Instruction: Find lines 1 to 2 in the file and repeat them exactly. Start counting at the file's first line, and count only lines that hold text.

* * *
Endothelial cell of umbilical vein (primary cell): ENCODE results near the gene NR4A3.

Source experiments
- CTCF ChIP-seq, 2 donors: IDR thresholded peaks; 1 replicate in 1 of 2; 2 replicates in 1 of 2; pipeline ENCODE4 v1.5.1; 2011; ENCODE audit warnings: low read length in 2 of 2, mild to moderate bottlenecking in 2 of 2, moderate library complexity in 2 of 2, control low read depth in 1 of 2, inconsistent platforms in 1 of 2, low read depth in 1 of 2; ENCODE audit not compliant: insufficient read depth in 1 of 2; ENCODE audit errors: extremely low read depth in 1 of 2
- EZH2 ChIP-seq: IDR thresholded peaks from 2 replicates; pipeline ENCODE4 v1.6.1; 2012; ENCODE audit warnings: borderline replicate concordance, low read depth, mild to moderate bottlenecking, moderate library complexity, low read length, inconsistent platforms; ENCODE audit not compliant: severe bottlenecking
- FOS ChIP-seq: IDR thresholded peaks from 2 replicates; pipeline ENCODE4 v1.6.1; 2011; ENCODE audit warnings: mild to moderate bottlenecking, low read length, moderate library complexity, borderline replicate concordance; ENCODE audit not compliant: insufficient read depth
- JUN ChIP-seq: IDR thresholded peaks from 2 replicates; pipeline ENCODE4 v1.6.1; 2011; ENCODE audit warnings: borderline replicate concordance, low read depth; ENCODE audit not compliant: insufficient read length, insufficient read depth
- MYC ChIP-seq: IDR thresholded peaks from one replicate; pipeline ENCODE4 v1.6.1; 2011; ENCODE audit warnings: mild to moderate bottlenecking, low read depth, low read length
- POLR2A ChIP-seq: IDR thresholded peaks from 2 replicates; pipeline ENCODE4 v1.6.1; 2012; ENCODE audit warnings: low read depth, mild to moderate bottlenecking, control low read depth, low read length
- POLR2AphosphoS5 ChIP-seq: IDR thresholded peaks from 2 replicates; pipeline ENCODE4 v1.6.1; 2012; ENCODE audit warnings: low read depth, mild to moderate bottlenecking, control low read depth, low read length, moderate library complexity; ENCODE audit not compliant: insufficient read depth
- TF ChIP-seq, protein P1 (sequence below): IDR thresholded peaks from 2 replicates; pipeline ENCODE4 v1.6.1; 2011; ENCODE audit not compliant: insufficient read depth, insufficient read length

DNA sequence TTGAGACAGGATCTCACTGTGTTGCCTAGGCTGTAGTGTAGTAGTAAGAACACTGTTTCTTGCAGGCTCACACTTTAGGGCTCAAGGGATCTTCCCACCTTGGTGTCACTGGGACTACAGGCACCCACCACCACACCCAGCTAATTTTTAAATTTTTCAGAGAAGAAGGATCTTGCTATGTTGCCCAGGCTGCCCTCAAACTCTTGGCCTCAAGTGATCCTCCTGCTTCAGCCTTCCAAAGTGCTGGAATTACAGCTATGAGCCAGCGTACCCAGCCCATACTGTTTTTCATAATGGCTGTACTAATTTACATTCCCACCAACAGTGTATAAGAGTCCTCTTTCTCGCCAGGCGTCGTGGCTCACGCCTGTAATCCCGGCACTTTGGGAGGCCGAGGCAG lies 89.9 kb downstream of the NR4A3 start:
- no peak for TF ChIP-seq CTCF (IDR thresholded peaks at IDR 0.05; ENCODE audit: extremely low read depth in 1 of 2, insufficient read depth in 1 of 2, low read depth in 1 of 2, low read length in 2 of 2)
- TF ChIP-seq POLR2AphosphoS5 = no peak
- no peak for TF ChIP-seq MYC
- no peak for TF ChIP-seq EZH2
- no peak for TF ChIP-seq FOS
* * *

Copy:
Endothelial cell of umbilical vein (primary cell): ENCODE results near the gene NR4A3.

Source experiments